Last time I wrote here I discussed two possible scenarios that Rick Spielman may have in mind for approaching the draft- selling the farm and going all in for a quarterback, or swapping down and adding as many pieces to a rebuilding defense as possible.
This article in essence wonders the same question, but from a different overall angle. The Vikings have recently re-signed Charlie Johnson, which means that OG is still a huge need. And with Matt Asiata as our 2nd RB, that really is a need as well (remember, three TDs against Philly or not, Asiata really didn't play all that well last season). Although we do have Bradley Randle... which would be awesome.
Again, as we all well know, we still have holes everywhere across our defense- except the D-line now, but even there we could use a bit of depth. But the offense, as stacked with weapons as it is, is still far from perfect. If we draft a QBOTF, then that hole at guard could cause some issues. And even if it's Cassel, he's not Mr. Mobile- keeping him upright will be key as well, unless we want to risk Ponder
2.0 3.0 4.0 I've lost track.0. And seeing as how with or without a new QB we're still going to be a run-first offense, having the quality depth behind Adrian Peterson that was lost with Gerhart's departure will be critical.
See, there are two ways to look at this team right now. We have an offense that, for just a QB and two pieces, could be spectacular. Conversely, we have a defense that, while considerably retooled in FA, is still going to cause us some issues. So which way do we want to approach this?
First, we could go the ‘be great at what you can be great at' approach. Accepting that making this team the perfectly balanced NFL powerhouse is impossible at the current time, we could opt to at least have a high-octane offense that simply outscores whatever the opposing team puts up on our defense. This would involve of course major investment into the QB position- either a sell-the-farm move up for a top-tier QB, or possibly trading down, selecting Carr, and considering selecting someone like Garropolo in the second as well and doubling our odds one of the ‘second tier' will hit. Again, both potential moves mean that we're putting a lot of draft stock into that position: but if we want our offense to really hit, we have to do something about the fact that right now Matt Cassel and Christian Ponder are the only two guys we have to go under center.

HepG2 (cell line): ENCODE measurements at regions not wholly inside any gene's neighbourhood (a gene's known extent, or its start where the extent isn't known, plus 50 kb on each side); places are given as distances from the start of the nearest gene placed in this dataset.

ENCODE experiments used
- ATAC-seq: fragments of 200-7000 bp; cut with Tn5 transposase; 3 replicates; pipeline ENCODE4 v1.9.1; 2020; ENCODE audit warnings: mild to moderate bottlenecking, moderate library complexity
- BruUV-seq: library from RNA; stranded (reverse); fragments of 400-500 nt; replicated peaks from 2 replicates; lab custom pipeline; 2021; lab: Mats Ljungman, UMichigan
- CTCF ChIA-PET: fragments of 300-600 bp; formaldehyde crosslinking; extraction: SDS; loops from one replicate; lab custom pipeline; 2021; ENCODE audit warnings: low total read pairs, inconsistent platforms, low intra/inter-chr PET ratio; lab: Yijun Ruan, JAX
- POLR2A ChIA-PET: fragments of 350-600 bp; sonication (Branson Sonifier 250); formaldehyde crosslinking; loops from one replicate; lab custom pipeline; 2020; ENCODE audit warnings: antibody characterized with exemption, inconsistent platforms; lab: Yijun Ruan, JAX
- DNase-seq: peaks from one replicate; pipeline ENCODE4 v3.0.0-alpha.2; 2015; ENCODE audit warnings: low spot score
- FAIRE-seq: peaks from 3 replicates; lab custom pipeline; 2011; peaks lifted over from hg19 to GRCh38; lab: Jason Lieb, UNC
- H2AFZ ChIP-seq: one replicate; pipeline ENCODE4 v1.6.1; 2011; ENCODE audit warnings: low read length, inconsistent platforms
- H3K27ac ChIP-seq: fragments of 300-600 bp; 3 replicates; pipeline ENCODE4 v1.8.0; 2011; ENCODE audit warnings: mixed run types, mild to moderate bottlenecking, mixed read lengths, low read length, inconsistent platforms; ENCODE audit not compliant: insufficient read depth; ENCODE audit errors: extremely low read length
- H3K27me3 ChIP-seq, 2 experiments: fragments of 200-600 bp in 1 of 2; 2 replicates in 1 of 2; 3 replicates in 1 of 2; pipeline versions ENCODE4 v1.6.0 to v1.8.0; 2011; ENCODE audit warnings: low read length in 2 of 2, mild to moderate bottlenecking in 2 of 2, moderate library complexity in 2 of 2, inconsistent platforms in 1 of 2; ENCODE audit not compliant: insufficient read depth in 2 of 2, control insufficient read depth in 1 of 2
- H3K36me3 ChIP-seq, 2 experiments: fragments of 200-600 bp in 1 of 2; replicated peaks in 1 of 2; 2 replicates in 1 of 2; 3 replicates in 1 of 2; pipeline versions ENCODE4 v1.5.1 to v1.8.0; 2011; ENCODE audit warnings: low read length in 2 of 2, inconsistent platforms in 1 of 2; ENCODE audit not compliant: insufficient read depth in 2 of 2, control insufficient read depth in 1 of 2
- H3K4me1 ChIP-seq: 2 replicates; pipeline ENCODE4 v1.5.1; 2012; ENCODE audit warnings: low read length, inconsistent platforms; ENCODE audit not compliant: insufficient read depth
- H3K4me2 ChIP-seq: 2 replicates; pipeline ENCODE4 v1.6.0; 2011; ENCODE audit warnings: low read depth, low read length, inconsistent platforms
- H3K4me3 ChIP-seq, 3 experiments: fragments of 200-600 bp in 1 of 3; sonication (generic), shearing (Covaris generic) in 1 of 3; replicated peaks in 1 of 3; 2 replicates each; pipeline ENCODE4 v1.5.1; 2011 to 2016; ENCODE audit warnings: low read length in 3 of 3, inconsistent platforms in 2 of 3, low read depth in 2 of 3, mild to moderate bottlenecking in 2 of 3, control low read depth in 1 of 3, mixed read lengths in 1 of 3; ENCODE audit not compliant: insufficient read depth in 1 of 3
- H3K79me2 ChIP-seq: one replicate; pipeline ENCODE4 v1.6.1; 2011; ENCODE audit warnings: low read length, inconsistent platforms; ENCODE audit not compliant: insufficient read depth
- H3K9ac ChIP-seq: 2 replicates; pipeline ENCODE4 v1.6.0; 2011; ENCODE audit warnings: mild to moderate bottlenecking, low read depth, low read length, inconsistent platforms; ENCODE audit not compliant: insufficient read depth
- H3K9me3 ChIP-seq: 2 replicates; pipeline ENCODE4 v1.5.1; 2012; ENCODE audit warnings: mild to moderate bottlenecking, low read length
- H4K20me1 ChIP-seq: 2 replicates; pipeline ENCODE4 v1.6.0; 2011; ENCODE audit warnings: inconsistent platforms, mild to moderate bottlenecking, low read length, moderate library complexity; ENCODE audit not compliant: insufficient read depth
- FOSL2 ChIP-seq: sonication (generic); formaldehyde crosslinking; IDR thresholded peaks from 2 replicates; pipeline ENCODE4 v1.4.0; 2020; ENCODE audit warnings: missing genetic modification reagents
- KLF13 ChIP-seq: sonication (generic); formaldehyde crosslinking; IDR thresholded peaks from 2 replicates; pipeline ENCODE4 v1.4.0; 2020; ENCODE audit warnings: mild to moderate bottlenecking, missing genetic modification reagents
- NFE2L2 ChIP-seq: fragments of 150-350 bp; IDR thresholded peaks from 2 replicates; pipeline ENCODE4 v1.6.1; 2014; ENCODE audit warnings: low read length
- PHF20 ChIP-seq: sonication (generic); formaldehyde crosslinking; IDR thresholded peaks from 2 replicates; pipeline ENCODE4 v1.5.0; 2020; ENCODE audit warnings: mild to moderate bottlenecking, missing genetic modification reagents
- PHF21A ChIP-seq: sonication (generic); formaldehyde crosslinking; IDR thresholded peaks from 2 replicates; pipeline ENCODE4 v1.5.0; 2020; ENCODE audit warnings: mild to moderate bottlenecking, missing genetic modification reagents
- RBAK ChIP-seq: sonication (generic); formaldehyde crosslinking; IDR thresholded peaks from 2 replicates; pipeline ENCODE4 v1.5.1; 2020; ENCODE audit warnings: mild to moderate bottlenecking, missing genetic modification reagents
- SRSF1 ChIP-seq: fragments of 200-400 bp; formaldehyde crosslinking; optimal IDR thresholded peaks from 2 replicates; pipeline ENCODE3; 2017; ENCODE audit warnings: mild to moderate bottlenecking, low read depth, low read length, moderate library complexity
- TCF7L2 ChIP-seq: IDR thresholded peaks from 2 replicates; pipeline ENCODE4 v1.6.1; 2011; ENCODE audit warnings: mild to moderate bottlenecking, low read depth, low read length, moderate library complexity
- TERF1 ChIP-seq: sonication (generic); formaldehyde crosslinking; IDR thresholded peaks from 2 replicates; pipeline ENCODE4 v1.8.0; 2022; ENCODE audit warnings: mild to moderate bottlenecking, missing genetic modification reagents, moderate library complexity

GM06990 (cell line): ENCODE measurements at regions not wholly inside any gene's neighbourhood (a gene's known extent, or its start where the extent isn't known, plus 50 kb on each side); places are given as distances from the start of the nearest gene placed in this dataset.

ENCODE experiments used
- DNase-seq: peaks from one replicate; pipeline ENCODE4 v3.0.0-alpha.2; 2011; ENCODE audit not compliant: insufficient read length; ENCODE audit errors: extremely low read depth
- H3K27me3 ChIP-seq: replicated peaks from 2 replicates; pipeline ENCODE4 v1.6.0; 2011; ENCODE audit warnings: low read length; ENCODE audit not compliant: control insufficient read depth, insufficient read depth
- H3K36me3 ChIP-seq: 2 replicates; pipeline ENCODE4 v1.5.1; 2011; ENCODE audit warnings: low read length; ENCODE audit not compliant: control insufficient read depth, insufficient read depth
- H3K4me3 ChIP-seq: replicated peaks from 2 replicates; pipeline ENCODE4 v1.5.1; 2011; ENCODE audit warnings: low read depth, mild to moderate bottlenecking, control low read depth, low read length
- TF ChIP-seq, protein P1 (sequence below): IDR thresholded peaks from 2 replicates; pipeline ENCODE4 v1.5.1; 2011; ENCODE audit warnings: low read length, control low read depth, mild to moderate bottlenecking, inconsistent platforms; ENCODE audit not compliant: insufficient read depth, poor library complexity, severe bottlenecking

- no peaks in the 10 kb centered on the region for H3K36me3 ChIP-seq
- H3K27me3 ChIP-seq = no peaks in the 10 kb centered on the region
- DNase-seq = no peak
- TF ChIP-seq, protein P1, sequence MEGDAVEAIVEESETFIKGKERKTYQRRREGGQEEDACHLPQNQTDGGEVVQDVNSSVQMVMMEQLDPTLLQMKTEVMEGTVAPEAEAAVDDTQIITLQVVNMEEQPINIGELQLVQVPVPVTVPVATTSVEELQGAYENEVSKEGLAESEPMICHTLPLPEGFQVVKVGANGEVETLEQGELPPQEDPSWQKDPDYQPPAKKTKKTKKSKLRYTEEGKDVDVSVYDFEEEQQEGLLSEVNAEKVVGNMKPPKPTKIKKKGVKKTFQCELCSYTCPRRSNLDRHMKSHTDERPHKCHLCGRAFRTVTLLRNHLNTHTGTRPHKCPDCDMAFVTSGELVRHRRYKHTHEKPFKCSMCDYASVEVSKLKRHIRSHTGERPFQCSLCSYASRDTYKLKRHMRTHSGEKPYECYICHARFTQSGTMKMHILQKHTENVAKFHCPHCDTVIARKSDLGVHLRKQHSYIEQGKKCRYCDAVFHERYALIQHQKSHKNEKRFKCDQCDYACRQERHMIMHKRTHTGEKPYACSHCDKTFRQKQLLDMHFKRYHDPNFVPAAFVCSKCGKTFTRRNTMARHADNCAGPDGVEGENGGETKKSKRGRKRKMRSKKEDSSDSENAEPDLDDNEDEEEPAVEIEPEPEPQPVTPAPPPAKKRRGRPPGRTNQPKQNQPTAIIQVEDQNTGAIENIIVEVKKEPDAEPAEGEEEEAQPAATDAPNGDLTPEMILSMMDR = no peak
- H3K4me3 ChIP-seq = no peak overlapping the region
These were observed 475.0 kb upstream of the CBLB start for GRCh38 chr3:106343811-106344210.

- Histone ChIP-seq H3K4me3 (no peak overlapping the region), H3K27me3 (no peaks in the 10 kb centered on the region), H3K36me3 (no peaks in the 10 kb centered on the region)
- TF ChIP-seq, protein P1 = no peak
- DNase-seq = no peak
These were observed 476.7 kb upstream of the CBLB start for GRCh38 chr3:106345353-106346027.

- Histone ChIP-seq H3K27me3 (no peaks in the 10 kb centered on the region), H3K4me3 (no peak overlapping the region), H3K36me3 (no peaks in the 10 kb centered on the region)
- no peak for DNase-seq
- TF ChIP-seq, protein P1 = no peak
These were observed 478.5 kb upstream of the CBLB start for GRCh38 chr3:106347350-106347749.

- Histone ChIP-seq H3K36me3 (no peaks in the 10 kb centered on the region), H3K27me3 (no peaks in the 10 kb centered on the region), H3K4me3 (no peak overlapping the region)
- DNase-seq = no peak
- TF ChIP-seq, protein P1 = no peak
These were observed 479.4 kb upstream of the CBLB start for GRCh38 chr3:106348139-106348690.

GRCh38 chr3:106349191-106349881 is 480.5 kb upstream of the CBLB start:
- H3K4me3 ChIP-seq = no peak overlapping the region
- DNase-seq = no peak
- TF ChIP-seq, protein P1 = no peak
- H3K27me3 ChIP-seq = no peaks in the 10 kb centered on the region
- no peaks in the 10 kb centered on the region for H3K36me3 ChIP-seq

This would also involve investing an additional second round (traded for?) or both our thirds likely into the guard and running back position. It's possible we may not need to go so high for RB but, again, with such a run-happy offense we need to make sure there's someone behind Peterson who can help Norv's passing attack open up should he miss some time. Meaning, we are waiting until at least the 4th round at the earliest to begin addressing LB, CB, etc.
The end result would hopefully be a quarterback who can power the offense, get the ball to our WRs almost at will, and open the field for Adrian Peterson. Rather than grinding our superstar RB down as he faces the never-ending march of time and relying on Blair Walsh to nail long FGs enough times to keep us in the game, we could actually have an offense more akin to 2009 (although not that good, to be perfectly truthful). And that would hopefully have the added benefit of helping to cover up the defense some- after all, in 2009 our defense wasn't that great either. As a side note- all the investment into the D-line would actually match that year pretty well, as that was what helped to mask over the fact that we really didn't have a secondary to speak of. (Then again, we did have linebackers that year.)
And looking a bit into the future- what would this mean for 2015 and beyond? Adrian Peterson would have fresher legs, our QBOTF will have developed some, Patterson will (hopefully) have fully developed into the true #1 receiver we drafted him to become, and we could focus almost fully on defense. So even if 2014 doesn't work perfectly well, it does benefit us overall regardless.
That said, it's not that this is a risk-free concept. Go all in for a top QB and he busts, or even spend two picks on second-level QBs only for both to just be the second/ third coming of Ponder, and we're in the exact same boat as we're in right now- only with a defense that has largely stagnated and a superstar RB who probably got overworked again. There were real stars we left on the board when we nabbed Ponder, stars that could be huge cornerstones of a rebuilding team right now. We risk the exact same error this time with the above concept.
That's not to say that any other position drafted has any less chance of busting- remember in the late 90's/ early 2000's when we kept desperately trying to draft DEs? Yikes. But- miss on a QB, as they say, and it can put you back. Further back than missing on basically any other position.